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Monday, Mar 27

   by Larry Ness - 03/27/2006

How are your brackets looking this Monday morning? An article in Friday's newspaper reported that of the more than three million people entered in the espn.com NCAA brackets, not a single person had correctly predicted all of the Sweet 16 teams. Only 12 of more than three million, even had 15 of the 16 teams. Conversely, 533 entrants didn't have a single Sweet 16 team right. And that was all before this past weekend's games!

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Not a single No. 1 seed advanced to this year's Final 4 for the first team since the tournament expanded to a 64-team field (1985). However, the 1980 Final 4 (seeding began in 1979) was also contested without a No. 1 seed in attendance. To prove just how long ago that was, consider these interesting tidbits from the Final 4 of 1980.

The Final 4 participants that year were Louisville (two-seed), Iowa (five-seed), Purdue (six-seed) and UCLA (eight-seed). Louisville won the title that year (the first of Denny Crum's two) led by Darrell Griffith and "the Doctors of Dunk," a team that preceded Houston's "Phi Slamma Jamma" by a few years.

The Cardinals beat UCLA for the title 59-54, a team coached by Larry Brown (yes, that Larry Brown!). As for the two other Final 4 teams, Iowa was coached by Lute Olson (yes that Lute Olson!) and Purdue was led by the always-lovable Joe Barry Carroll.

Adding up the seeds for 1980 gives you a total of 21, one more than you get when you add up the total of this year's seeds of Final 4 teams. Of course the fact that George Mason is an 11-seed this year accounts for more than half of this year's total. UCLA is a two-seed, Florida a three-seed and LSU a four-seed. The highest total of any year's seeds came in 2000 (22), when Michigan State (one-seed) was joined by Florida (five-seed) plus two eight-seeds, North Carolina and Wisconsin.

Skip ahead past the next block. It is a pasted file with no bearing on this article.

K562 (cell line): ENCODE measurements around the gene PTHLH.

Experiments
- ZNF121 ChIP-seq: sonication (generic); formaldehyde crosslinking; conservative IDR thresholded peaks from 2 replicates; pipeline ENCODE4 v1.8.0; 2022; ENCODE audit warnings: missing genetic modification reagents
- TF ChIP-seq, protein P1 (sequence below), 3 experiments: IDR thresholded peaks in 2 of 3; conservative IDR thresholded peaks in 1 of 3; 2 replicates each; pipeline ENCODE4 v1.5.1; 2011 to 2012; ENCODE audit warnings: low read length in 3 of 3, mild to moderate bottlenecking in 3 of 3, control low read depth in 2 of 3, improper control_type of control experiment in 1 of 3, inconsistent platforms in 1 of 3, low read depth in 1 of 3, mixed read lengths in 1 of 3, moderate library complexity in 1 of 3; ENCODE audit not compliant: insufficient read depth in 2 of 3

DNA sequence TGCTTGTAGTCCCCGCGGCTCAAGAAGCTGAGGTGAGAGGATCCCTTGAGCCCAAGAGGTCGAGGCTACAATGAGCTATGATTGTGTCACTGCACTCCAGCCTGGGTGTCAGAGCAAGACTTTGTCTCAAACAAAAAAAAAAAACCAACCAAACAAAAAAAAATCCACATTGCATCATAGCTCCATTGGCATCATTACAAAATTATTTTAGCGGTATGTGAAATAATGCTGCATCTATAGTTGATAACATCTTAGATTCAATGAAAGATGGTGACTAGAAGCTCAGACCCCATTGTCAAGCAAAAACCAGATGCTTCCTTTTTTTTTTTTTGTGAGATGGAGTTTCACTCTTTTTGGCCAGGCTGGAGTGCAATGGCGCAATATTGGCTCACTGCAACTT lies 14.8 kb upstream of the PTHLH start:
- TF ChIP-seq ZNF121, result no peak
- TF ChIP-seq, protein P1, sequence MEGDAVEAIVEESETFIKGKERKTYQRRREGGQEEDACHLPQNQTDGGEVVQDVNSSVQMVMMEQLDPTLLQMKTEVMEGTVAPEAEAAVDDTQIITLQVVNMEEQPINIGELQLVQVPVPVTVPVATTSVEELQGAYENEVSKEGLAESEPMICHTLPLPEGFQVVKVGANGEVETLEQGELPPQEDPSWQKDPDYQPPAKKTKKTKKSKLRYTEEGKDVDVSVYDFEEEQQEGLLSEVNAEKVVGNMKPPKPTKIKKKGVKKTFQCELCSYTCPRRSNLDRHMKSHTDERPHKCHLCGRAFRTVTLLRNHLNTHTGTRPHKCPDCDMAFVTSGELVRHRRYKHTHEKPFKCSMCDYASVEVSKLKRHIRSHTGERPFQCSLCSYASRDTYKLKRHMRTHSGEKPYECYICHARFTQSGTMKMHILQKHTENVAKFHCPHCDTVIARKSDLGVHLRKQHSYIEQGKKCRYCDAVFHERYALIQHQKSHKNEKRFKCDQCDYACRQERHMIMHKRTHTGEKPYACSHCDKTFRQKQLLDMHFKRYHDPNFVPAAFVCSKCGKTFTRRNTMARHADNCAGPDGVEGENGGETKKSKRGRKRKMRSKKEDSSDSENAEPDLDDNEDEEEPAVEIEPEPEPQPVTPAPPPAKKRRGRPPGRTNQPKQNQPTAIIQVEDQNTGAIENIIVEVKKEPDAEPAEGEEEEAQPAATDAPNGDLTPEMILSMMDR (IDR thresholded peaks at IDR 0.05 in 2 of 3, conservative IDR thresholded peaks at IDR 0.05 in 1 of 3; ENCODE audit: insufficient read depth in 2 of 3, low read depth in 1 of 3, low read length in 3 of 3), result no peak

Here's a quick look at this past weekend's carnage, beginning with the Sweet 16. NCAA favorites had gone 26-7 SU and 18-15 ATS in the first round of play (including the play-in game). It became tougher on the favorites in round two, as they went 11-5 SU and only 7-9 ATS.

In the Sweet 16, favorites did win seven of eight games but went only 2-6 ATS (or 2-5-1), depending how you did with Wash/U Conn. In the Elite 8 favorites pulled an O-fer! All four favored teams (all higher seeds) lost OUTRIGHT!

While there is not a single No. 1 seed in this year's Final 4, it would be hard to argue against the statement that the four best teams have advanced to this year's "ultimate stage." Surely, in alphabetical order, Florida, George Mason, LSU and UCLA are PLAYING the best! Just in case you missed it, here's how the four No. 1 seeds did.

Memphis, the lowest-ranked of the No. 1 seeds, was the only top seed that played up to its billing. The Tigers won each of their first three games by exactly 16 points but critics could point out that their wins came over a 16-seed, a nine-seed and a 13-seed. When faced with its first real test of the tourney, Memphis scored an NCAA tournament shot-clock era low of 45 points against UCLA! As for Duke, the overall No. 1, it was hardly a good tourney.

Duke was uninspiring in its 16-point first round win over Southern, as Redick and Williams combined to score 58 of the team's 70 points. The Blue Devils beat GW in the second round but the Colonials played terribly and Mensah-Bonsu was hardly 100%. In its Sweet 16 loss to LSU, Duke was man-handled up front and 'led' by Redick's 3-of 18 shooting, shot 27.7 percent from the floor, while scoring its fewest points since 1996 (54).